Well, not everybody experiences it, but a lot of people will experience shame or guilt, impostor syndrome, awkwardness, self consciousness…. Using a cane in public, especially after having lost your vision. So if you try and use a cane when you still have some vision, imposter syndrome is massive. I never used to use my cane at all you know, and people would just assume that I was on drugs. And then I eventually started using it for university. I was living at Lans’ flat on Pitt street. And I would use it to walk to university. Because so many times walking to uni, without it, I just get fucked up by people running me over and walking into me and car doors opening and all sorts of shit. I used it to get to university. And then as soon as I got to university, I put it away.”

Tap tap tap tap tap

My cane catches on a ridge on the footpath, it doesn’t break my stride, the impact would impale me if I weren’t used to it. This 4-foot pole is but an extension of my 3-foot arm.

Tap tap tap tap tap

Tash asks me when I started using my cane again.

“There was one particular day, I was walking through the quad as I left Queerspace, which was a whole thing because I used to just sit there and not say anything, because I couldn’t see anybody and nobody knew I was blind. And it was really awkward. But there was one particular day I was walking through the quad. And I walked straight headfirst into a pole. And a lot of people saw me and a few of them laughed. And I just thought “Nah, this is fucked.” You know, that was my first or second year of uni. And, and I started using it. But I felt really self conscious. I felt like: “I like attention. But this is drawing attention to me. for the wrong reasons. It’s drawing attention to me in a way that I can’t control.” And that’s why I love customising my cane. Because you, you take agency over that, you, you say okay, I have this thing, and I can either be a slave to it, or I can make it, make it my own and make it a part of me and my self expression.”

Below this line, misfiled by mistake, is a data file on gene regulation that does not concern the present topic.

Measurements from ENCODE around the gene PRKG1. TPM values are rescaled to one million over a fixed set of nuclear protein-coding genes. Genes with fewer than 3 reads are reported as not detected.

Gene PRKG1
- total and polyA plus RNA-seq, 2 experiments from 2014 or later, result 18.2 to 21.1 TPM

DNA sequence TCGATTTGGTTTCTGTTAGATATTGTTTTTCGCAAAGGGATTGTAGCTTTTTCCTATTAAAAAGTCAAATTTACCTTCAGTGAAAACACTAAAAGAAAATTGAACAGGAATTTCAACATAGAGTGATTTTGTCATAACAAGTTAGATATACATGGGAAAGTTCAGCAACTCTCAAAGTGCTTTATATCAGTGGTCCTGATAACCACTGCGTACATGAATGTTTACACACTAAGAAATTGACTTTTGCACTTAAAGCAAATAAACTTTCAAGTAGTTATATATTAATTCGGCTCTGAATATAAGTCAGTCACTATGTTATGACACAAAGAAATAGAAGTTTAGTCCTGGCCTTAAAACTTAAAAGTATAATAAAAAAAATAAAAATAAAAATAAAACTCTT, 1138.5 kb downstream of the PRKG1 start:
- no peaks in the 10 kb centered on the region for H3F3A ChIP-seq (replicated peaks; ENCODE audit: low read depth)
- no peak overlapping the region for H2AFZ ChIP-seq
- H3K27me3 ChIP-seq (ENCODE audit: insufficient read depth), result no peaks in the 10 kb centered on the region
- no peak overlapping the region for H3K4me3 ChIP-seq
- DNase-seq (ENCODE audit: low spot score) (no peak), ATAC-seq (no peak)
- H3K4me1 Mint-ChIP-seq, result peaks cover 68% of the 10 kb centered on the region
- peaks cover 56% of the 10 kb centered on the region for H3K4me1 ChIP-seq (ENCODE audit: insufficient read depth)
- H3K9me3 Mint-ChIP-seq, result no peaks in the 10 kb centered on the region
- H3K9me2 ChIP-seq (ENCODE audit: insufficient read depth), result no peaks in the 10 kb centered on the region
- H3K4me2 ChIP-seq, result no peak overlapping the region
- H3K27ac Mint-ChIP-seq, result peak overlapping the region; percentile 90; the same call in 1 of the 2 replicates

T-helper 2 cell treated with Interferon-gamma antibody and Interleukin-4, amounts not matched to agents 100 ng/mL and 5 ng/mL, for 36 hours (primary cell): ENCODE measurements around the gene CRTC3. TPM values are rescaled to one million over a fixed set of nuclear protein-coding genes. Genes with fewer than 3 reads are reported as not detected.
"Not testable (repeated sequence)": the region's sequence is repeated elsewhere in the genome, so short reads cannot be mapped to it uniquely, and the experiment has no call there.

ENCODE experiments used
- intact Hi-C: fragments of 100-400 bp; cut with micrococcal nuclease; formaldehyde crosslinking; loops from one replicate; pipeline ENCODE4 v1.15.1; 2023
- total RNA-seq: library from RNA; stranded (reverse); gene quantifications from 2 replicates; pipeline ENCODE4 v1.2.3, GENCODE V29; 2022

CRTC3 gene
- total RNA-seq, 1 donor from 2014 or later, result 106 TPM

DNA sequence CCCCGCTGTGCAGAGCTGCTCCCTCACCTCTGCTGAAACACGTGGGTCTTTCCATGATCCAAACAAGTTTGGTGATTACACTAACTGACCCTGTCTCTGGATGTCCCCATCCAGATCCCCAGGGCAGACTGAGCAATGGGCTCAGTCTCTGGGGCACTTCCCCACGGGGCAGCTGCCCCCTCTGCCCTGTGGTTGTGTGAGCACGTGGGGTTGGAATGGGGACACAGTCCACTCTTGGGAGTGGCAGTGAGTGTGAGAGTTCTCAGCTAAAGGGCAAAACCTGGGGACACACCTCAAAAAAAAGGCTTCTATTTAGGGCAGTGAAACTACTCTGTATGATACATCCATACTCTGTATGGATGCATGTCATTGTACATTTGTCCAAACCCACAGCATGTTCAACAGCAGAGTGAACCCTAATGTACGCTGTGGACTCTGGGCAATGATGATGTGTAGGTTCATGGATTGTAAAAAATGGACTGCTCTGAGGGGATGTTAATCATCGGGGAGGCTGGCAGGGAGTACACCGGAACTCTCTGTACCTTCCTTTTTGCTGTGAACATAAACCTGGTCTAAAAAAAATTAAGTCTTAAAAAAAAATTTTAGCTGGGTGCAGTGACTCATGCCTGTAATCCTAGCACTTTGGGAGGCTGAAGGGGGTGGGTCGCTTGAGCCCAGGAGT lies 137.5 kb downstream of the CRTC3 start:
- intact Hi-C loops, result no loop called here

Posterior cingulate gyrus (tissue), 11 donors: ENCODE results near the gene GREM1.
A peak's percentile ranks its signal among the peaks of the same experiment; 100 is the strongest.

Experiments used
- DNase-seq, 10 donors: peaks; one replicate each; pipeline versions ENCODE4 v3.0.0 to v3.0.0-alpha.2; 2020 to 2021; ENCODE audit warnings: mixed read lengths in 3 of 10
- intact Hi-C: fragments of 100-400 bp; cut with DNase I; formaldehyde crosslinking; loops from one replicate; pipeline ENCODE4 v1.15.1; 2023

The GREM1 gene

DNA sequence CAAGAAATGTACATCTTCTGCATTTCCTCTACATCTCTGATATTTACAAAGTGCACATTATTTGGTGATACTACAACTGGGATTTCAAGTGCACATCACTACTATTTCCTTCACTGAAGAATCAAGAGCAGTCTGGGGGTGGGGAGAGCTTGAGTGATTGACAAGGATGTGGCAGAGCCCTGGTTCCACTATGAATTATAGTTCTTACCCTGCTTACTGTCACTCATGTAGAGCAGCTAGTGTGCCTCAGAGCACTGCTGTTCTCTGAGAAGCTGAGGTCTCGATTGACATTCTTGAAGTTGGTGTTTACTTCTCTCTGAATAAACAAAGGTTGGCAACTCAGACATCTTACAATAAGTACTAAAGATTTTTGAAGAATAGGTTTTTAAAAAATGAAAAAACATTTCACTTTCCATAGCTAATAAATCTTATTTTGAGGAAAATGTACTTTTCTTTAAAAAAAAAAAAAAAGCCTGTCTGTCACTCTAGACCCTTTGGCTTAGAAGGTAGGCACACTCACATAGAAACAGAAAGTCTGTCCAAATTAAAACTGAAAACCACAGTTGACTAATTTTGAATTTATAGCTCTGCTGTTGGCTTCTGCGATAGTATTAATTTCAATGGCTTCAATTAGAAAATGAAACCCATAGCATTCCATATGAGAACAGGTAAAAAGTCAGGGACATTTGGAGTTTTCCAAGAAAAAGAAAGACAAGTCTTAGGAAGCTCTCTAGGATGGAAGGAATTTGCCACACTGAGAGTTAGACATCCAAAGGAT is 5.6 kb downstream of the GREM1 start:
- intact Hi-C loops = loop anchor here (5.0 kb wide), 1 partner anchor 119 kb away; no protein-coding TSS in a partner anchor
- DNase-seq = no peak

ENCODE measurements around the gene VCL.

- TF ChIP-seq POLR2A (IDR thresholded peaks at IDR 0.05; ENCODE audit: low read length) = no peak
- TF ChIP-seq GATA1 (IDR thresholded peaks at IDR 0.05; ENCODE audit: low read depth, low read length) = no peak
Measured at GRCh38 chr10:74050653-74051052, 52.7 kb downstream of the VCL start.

Tap tap tap tap tap tap

The basis of 4 Feet in the Dark is a collection of field recordings taken over the period of 8 months of Ari Kerssens navigating the world as a blind person, using a portable contact mic rigging that attached to their cane, a field recorder with just enough buttons for Ari to memorise, and another, coupled with some quiet shoes for Tash to follow them on their journeys.

These sounds are allegories of the ableism designed into our cities; an allusion to the discomfort and anxiety that we often experience while navigating through urban soundscapes.

Simultaneously it invites the listener to reposition their reference point of their own listening habits, to see the sound from a different perspective through this recontextualisation/repurposing of ‘noise’. ‘Noise’ referring to consequential sounds that are often viewed as unwanted, unavoidable, and ugly – mirrors the archaic socially othering that disabled people experience.

But beneath the noise, through the overwhelming, louder than the sonic dysphoria, grows the euphoria of embracing existence of the difference of experience. What does it mean to love yourself? What does it mean to live outshining the shadow the society casts over you? What can you feel when you face the closing doors and find new pathways between their frames?

You walk like Ari Kerssens walks, 4-feet in the Dark.